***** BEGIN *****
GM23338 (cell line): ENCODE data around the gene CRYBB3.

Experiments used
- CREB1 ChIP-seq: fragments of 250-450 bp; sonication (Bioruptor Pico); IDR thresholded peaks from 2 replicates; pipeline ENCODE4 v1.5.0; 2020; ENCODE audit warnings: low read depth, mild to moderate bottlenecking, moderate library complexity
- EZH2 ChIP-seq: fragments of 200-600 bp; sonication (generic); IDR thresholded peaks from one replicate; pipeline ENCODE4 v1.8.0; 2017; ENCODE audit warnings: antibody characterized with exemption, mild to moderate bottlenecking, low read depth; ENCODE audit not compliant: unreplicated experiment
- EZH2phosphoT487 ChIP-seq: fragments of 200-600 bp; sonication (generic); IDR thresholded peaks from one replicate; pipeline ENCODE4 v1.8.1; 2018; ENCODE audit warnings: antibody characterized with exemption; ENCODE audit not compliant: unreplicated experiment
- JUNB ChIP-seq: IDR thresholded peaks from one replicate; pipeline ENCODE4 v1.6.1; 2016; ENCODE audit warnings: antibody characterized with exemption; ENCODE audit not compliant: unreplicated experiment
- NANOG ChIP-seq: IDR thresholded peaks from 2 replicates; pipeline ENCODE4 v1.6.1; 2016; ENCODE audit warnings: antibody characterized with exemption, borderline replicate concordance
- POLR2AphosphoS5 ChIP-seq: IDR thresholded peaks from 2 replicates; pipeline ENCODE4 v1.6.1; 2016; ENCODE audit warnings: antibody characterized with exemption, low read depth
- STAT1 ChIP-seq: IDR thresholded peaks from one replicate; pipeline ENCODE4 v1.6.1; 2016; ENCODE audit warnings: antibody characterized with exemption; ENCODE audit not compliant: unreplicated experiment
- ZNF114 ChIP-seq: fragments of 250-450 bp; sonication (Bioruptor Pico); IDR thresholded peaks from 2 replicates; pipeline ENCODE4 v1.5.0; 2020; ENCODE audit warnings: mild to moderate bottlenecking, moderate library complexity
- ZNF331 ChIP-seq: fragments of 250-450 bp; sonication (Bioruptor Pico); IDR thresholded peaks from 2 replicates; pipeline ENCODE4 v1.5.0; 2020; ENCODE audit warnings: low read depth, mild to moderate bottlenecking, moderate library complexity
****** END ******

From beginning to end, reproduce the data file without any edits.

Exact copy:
GM23338 (cell line): ENCODE data around the gene CRYBB3.

Experiments used
- CREB1 ChIP-seq: fragments of 250-450 bp; sonication (Bioruptor Pico); IDR thresholded peaks from 2 replicates; pipeline ENCODE4 v1.5.0; 2020; ENCODE audit warnings: low read depth, mild to moderate bottlenecking, moderate library complexity
- EZH2 ChIP-seq: fragments of 200-600 bp; sonication (generic); IDR thresholded peaks from one replicate; pipeline ENCODE4 v1.8.0; 2017; ENCODE audit warnings: antibody characterized with exemption, mild to moderate bottlenecking, low read depth; ENCODE audit not compliant: unreplicated experiment
- EZH2phosphoT487 ChIP-seq: fragments of 200-600 bp; sonication (generic); IDR thresholded peaks from one replicate; pipeline ENCODE4 v1.8.1; 2018; ENCODE audit warnings: antibody characterized with exemption; ENCODE audit not compliant: unreplicated experiment
- JUNB ChIP-seq: IDR thresholded peaks from one replicate; pipeline ENCODE4 v1.6.1; 2016; ENCODE audit warnings: antibody characterized with exemption; ENCODE audit not compliant: unreplicated experiment
- NANOG ChIP-seq: IDR thresholded peaks from 2 replicates; pipeline ENCODE4 v1.6.1; 2016; ENCODE audit warnings: antibody characterized with exemption, borderline replicate concordance
- POLR2AphosphoS5 ChIP-seq: IDR thresholded peaks from 2 replicates; pipeline ENCODE4 v1.6.1; 2016; ENCODE audit warnings: antibody characterized with exemption, low read depth
- STAT1 ChIP-seq: IDR thresholded peaks from one replicate; pipeline ENCODE4 v1.6.1; 2016; ENCODE audit warnings: antibody characterized with exemption; ENCODE audit not compliant: unreplicated experiment
- ZNF114 ChIP-seq: fragments of 250-450 bp; sonication (Bioruptor Pico); IDR thresholded peaks from 2 replicates; pipeline ENCODE4 v1.5.0; 2020; ENCODE audit warnings: mild to moderate bottlenecking, moderate library complexity
- ZNF331 ChIP-seq: fragments of 250-450 bp; sonication (Bioruptor Pico); IDR thresholded peaks from 2 replicates; pipeline ENCODE4 v1.5.0; 2020; ENCODE audit warnings: low read depth, mild to moderate bottlenecking, moderate library complexity